Bookmarked Ask the insiders (

We absolutely have to listen to our students and it will take a lot to convince me that school isn’t still designed for adults. However, I’ll be more hopeful if the next educational conference I attend has students as our co-presenters and co-participants.

Greg Whitby discusses the importance of agency and student voice at conferences.
Replied to

This has me wondering about ‘what works’ and how this can be subjective. Uber may have disrupted the taxi industry, but it is yet to succeed in making a profit. The same goes for Netflix. I wonder if what works is platform cooperatives, rather platform capitalism?
Replied to It takes a village, not an academy to teach a child (

There’s an old African saying, ‘It takes a village to raise a child’. Today we speak of a child learning in the context of a connected community in which parents, teachers and numerous community members and agencies work in collaborative partnership. It is not an academy, it is our village and it needs wise cultural leaders.

Great post Greg. In an education environment which is focused on distribution, I wonder what such an academy achieves? Shouldn’t the focus be about building capacity across the board, then those teachers might be better equipped once they get into a position of senior leadership?
Replied to What is pre to post schooling? (

Beyond this, it also means that schools become points of engagement for the broader adult community who may wish to engage in post-school study. At its core, a P-P model recognises schooling as more than 9-3pm and K-12. It aims to amplify the transformative effect of education on individuals and communities.

I find this move to a fluid pre-to-post structure of schooling really interesting Greg. It feels like it has been something that has occurred in the margins in the past. For example, one school I worked at sent a Year 8 student to the local senior campus to do VCE Mathematics. This was an exception.

I understand that in some schools, such as Templestowe College, there is a lot more fluidity in regards to participation across year levels. The question/concern I have is that TC is still very much a secondary school.

I once visited a large K-12 (2000+ students) and they seemed to operate like three distinct schools. In many ways the system sets things up like this. In my own experience in a P-9, there were some activities, such as timetables, that primary schools had to accept from the secondary. The concern is that in a fluid environment, the current way of working does not seem to properly support anyone, without additional resources, which seems counter-intuitive.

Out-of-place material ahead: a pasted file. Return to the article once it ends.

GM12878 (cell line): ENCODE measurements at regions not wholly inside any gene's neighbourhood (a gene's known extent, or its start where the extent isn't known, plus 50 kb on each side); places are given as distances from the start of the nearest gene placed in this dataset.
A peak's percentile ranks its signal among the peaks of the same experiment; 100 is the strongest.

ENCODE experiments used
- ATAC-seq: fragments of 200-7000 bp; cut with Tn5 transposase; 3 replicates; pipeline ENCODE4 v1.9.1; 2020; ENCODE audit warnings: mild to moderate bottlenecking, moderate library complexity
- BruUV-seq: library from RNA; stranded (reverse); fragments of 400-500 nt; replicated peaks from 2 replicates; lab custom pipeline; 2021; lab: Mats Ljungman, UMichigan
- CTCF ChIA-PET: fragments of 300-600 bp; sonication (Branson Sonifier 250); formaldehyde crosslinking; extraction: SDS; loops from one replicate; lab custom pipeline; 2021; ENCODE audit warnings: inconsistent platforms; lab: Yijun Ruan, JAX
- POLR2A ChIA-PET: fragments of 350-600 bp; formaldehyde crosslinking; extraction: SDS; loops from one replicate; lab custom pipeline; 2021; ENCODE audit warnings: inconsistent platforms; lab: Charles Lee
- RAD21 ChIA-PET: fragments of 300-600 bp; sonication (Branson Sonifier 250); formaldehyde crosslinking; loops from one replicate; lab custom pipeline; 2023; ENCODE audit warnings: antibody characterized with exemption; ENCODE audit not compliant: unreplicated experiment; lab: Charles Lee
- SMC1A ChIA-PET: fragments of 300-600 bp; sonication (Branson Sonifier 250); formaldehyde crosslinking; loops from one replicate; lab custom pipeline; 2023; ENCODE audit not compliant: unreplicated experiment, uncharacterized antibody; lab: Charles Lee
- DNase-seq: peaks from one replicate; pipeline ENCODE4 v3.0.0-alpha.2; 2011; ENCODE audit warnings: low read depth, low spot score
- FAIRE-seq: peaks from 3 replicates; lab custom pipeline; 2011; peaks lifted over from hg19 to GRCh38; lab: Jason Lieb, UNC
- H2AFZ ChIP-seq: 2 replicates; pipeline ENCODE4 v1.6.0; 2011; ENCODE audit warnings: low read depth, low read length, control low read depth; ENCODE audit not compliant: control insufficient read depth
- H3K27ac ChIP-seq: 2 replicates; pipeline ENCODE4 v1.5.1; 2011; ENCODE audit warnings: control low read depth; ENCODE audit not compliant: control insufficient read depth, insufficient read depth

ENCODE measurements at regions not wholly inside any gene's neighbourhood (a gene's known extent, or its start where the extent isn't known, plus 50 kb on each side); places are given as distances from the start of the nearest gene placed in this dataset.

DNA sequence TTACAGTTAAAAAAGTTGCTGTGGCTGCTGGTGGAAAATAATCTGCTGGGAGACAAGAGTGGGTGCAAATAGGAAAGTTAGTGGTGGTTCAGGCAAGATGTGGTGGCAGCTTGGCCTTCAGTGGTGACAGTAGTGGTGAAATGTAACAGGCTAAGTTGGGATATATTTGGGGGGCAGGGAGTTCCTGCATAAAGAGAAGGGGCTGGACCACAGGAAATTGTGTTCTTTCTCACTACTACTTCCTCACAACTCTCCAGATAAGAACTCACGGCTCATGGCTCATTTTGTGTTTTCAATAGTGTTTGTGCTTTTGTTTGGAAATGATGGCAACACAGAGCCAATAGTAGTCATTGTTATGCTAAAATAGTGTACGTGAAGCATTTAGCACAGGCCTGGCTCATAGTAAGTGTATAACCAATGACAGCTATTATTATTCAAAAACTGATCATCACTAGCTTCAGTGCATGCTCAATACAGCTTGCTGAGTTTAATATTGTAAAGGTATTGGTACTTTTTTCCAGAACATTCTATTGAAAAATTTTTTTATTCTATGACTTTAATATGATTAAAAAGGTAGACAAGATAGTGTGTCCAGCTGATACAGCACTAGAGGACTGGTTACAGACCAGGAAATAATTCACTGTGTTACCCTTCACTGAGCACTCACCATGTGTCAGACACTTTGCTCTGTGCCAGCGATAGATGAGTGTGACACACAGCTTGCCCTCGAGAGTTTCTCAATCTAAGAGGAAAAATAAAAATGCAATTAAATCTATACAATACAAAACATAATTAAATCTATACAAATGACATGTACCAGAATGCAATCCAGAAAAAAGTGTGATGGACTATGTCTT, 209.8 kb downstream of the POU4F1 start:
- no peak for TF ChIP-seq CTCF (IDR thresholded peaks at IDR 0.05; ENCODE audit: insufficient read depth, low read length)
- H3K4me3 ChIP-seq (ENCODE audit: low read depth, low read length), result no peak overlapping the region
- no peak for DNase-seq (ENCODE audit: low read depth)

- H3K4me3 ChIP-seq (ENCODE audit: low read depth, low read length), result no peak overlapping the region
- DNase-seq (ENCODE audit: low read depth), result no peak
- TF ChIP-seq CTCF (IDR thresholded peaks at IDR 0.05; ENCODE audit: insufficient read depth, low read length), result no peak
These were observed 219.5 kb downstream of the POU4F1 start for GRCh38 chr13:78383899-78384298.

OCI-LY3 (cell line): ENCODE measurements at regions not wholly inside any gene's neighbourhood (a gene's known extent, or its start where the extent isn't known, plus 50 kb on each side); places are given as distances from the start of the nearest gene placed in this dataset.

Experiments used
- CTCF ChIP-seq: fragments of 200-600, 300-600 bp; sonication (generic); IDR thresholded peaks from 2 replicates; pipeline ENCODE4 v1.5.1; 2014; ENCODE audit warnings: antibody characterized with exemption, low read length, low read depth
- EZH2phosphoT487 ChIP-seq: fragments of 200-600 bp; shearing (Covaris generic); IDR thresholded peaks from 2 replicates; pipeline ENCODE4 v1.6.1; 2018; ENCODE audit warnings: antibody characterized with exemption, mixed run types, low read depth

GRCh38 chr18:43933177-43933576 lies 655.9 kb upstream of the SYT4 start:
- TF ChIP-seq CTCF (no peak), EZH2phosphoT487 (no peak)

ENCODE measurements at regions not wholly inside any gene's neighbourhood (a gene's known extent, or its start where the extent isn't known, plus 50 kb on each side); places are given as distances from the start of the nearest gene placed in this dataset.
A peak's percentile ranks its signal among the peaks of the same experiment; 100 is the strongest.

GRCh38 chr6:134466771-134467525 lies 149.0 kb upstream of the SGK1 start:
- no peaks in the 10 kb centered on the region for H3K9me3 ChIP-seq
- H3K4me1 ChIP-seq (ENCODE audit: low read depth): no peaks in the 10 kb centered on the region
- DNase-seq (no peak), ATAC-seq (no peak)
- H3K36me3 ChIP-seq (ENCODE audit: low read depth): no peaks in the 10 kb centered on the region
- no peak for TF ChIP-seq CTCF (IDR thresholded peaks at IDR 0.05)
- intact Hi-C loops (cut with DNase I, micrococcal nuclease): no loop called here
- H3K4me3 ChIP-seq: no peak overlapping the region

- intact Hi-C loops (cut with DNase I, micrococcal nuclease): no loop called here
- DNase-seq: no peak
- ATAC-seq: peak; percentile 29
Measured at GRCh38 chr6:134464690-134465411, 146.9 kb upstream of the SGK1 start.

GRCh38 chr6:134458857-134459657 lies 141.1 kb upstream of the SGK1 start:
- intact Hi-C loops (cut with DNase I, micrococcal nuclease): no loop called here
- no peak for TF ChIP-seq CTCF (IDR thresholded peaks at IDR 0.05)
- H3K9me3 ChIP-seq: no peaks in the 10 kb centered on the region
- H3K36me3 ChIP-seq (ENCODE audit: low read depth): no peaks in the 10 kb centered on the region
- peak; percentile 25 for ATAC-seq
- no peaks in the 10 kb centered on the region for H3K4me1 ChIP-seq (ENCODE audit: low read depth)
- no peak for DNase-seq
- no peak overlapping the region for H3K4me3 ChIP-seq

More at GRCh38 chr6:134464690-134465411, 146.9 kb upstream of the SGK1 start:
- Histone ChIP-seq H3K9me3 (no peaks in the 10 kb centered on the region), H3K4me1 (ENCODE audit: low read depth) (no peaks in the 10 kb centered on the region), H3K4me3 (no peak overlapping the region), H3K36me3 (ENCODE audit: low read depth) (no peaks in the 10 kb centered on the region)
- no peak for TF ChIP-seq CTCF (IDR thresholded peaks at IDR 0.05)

I am reminded of Matt Esterman’s question of education revolution versus renaissance. A part of me thinks that from a structural perspective to achieve a ‘pre-to-post’ outcome we are going to need a revolution to accommodate some of these changes. Whether it be applications, data frameworks or industrial relations, there is significant work still required.

I am happy to be wrong and appreciate any thoughts on the matter.

Bookmarked Take control of your learning (

TC is not the solution for how we provide quality learning and teaching. The staff at TC will tell you that it is the best approach for their learning community. Schools like this become an example of what can be done and what’s possible. We cannot extract the intellectual rigour, analysis and innovative practice from TC – they’ve learned the work by doing the work. What the rest of us can extract is that change can and is happening so let’s take control of our learning.

Greg Whitby reflects on the work of Templestowe College (TC).
Replied to The educational blogosphere (

What impresses me most about the blogosphere is just how generous people are with their time and ideas. Their intent is never about personal gain but how small contributions can lead to transformational change. We can all make a difference somewhere through our circle of influence

I enjoyed Seth Godin’s recent podcast reflection on the different iterations of his blog. He too had an overarching intent, which yourself list as ‘transformation’, but what interested me where the various changes in directions he has taken based on the contexts of the time.

I wonder Greg how your blog has developed? Are any ‘changes’ that stand out to you? Has your practice over ten years always been the same? Would love to know.

Replied to Technology isn’t the problem by Greg Whitby (

I believe the bigger question is how we as a society, respond to the seismic shifts happening. Since we can’t ignore the digital age, we must find ways of navigating the new frontier including what we deem as acceptable and appropriate use at home, at work and at school. Banning mobile phones is not a solution, it’s a reaction to the massive waves of ever-changing technologies. There’s an air of anti-intellectualism in all of this – a fear of the new sciences that was just as evident in the time of Galileo. 

This is a useful provocation Greg for a wider discussion. To ‘ban’ mobile devices seems more convenient than embracing the opportunity. My only concern is that too often we embrace the smartphone without stopping to critique the implications for data, surveillance and commerical influence. The question that we need to ask is whether it is ethical and maybe start from there?